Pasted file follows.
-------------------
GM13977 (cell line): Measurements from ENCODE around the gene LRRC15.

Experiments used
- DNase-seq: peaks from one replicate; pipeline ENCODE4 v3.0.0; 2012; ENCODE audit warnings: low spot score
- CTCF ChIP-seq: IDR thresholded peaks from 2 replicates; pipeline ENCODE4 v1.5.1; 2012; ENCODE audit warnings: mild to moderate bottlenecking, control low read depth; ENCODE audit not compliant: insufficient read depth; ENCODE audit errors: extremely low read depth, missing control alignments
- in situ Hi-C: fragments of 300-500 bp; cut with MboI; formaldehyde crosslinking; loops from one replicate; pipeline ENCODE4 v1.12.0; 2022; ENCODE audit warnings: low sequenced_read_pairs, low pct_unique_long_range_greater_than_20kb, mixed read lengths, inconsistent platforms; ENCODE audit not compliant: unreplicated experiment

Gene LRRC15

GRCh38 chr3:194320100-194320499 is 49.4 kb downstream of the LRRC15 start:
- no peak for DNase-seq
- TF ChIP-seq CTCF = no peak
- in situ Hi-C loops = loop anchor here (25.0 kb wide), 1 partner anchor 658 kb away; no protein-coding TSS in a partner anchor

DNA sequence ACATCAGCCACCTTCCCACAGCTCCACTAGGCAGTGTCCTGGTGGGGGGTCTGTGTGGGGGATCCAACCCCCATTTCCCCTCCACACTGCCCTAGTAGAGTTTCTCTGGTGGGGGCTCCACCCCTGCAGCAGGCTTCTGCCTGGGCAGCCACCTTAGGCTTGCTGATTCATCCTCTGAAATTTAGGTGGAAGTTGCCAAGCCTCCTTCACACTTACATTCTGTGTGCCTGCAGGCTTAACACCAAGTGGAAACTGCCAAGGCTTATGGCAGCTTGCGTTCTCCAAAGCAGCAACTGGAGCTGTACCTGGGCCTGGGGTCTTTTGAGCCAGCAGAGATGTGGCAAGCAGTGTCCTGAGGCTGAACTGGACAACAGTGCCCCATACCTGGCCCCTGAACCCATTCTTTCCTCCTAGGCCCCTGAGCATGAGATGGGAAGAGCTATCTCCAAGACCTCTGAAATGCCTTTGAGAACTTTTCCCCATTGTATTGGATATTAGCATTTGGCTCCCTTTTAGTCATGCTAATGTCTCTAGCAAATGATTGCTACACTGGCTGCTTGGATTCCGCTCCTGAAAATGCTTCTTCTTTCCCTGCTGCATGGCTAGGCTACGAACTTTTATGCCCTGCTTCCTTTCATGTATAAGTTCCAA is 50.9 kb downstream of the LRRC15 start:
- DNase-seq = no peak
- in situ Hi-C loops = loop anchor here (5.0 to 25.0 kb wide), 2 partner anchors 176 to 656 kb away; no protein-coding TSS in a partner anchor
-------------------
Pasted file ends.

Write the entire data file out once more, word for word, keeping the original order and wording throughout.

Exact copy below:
GM13977 (cell line): Measurements from ENCODE around the gene LRRC15.

Experiments used
- DNase-seq: peaks from one replicate; pipeline ENCODE4 v3.0.0; 2012; ENCODE audit warnings: low spot score
- CTCF ChIP-seq: IDR thresholded peaks from 2 replicates; pipeline ENCODE4 v1.5.1; 2012; ENCODE audit warnings: mild to moderate bottlenecking, control low read depth; ENCODE audit not compliant: insufficient read depth; ENCODE audit errors: extremely low read depth, missing control alignments
- in situ Hi-C: fragments of 300-500 bp; cut with MboI; formaldehyde crosslinking; loops from one replicate; pipeline ENCODE4 v1.12.0; 2022; ENCODE audit warnings: low sequenced_read_pairs, low pct_unique_long_range_greater_than_20kb, mixed read lengths, inconsistent platforms; ENCODE audit not compliant: unreplicated experiment

Gene LRRC15

GRCh38 chr3:194320100-194320499 is 49.4 kb downstream of the LRRC15 start:
- no peak for DNase-seq
- TF ChIP-seq CTCF = no peak
- in situ Hi-C loops = loop anchor here (25.0 kb wide), 1 partner anchor 658 kb away; no protein-coding TSS in a partner anchor

DNA sequence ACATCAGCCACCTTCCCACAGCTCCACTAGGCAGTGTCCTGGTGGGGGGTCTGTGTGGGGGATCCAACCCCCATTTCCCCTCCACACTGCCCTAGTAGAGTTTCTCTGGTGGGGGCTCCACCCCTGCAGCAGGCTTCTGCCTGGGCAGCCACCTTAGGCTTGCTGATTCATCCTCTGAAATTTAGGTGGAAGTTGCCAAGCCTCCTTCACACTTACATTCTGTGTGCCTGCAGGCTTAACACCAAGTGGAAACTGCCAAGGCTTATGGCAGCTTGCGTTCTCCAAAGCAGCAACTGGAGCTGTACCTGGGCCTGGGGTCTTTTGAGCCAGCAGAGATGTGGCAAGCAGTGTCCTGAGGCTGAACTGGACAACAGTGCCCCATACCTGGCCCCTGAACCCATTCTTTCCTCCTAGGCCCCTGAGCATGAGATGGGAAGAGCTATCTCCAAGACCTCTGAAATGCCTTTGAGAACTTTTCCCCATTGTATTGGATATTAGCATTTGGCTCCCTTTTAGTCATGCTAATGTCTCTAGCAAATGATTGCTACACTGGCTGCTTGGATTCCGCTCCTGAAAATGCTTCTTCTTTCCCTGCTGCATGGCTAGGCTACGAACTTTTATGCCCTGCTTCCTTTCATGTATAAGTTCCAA is 50.9 kb downstream of the LRRC15 start:
- DNase-seq = no peak
- in situ Hi-C loops = loop anchor here (5.0 to 25.0 kb wide), 2 partner anchors 176 to 656 kb away; no protein-coding TSS in a partner anchor